Posted March 30, 2016on:
Whether I was professor then or a consultant now, I am invited to conduct lectures, keynotes, talks, and seminars. It is almost as if there is a event organiser collective trying to use nouns from a thesaurus.
The latest term to blip on my radar is masterclass. I am told I am conducting one in April.
Here is my beef with the term.
When I look at the context of the masterclass and its still evolving design, it looks like a seminar.
I write this not to badmouth the organisers — who are extremely nice and adaptable — but to question the assumptions behind such a term.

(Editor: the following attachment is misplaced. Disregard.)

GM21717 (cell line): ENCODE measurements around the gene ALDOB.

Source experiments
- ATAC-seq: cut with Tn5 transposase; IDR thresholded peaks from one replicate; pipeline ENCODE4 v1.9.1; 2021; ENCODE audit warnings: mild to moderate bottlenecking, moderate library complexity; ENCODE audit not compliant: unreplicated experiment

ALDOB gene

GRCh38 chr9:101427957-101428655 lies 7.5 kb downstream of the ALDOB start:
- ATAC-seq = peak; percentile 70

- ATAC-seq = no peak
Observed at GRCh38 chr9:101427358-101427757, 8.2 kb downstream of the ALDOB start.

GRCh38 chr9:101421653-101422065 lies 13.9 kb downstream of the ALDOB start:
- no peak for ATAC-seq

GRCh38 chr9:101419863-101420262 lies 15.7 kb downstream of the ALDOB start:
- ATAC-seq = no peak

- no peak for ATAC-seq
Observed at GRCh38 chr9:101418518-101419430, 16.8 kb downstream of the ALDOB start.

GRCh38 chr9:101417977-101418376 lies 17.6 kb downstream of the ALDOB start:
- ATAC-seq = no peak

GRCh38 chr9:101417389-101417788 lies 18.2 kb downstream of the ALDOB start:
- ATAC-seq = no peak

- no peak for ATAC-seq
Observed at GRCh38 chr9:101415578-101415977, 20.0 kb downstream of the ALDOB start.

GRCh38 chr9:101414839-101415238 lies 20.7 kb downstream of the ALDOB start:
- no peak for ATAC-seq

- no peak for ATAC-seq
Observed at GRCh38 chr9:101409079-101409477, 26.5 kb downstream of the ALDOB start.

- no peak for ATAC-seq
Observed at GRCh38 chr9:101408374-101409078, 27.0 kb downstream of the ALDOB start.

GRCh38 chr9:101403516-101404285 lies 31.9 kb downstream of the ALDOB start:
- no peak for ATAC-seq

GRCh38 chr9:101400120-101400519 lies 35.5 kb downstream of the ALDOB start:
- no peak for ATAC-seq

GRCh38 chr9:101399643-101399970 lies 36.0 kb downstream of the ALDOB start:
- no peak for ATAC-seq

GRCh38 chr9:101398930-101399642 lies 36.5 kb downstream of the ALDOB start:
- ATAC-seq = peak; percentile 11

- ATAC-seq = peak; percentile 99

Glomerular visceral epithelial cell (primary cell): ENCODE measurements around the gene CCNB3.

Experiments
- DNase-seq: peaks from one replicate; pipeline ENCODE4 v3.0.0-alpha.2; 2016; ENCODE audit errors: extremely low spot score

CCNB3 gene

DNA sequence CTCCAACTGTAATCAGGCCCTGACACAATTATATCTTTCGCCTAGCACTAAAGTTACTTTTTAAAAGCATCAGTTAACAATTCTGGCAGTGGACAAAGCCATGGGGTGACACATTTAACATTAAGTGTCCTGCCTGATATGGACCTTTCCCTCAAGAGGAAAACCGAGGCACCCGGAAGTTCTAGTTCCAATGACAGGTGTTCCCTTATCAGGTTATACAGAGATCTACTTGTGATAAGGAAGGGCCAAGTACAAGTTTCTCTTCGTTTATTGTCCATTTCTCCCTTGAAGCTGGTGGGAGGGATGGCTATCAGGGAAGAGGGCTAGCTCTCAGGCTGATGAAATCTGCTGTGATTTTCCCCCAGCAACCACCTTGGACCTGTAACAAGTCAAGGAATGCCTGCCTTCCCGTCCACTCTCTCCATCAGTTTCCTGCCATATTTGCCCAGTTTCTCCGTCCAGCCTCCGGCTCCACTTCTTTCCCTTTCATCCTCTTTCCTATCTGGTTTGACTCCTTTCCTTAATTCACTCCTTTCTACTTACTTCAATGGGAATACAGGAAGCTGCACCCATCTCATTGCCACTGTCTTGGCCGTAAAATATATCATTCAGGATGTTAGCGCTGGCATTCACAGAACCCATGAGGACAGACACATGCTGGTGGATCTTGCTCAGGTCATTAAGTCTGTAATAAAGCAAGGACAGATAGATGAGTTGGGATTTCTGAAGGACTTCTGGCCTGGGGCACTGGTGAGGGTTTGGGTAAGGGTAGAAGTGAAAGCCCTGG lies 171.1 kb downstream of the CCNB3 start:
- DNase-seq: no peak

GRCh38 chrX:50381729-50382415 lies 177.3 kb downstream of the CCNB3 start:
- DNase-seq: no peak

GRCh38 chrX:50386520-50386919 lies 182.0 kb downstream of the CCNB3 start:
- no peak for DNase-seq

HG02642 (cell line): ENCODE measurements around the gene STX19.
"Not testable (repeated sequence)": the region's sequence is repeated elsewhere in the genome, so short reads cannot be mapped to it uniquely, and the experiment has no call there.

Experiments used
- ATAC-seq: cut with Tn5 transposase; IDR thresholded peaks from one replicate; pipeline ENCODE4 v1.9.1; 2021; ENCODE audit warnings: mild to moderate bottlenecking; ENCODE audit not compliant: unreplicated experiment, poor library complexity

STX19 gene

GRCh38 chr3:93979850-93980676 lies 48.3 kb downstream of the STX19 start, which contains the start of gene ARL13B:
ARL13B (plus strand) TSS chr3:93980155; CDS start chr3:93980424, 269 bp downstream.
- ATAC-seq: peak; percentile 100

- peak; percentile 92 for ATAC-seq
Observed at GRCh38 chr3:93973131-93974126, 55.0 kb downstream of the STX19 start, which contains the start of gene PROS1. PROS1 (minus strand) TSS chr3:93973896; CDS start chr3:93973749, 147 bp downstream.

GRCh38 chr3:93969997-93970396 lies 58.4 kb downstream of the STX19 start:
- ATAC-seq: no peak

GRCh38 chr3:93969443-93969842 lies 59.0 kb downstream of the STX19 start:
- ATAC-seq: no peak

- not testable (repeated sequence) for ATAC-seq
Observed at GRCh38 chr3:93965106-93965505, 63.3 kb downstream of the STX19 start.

Talks, by whatever name, are not the best methods of learning and pushing change. Take, for example, Steve Wheeler’s excellent critique of TED talks.
Talks seem to be necessary evils because people assume that meeting face to face is best. Then once there in person, some look at their phones, close their eyes, or fold their arms.
This is why I am grateful to the organisers for some flexible design:
- I will be interacting with participants before, during, and after the session
- The talk is followed by a panel (that I hope is more Q&A than fish bowl)
Speakers at talks might inspire, but does the audience actually learn anything? The audience will only learn when challenged, presented with critical questions instead of generic answers, and given the opportunity to participate in feedback.
Perhaps this is how a masterclass is different. Perhaps I can shape what a masterclass is.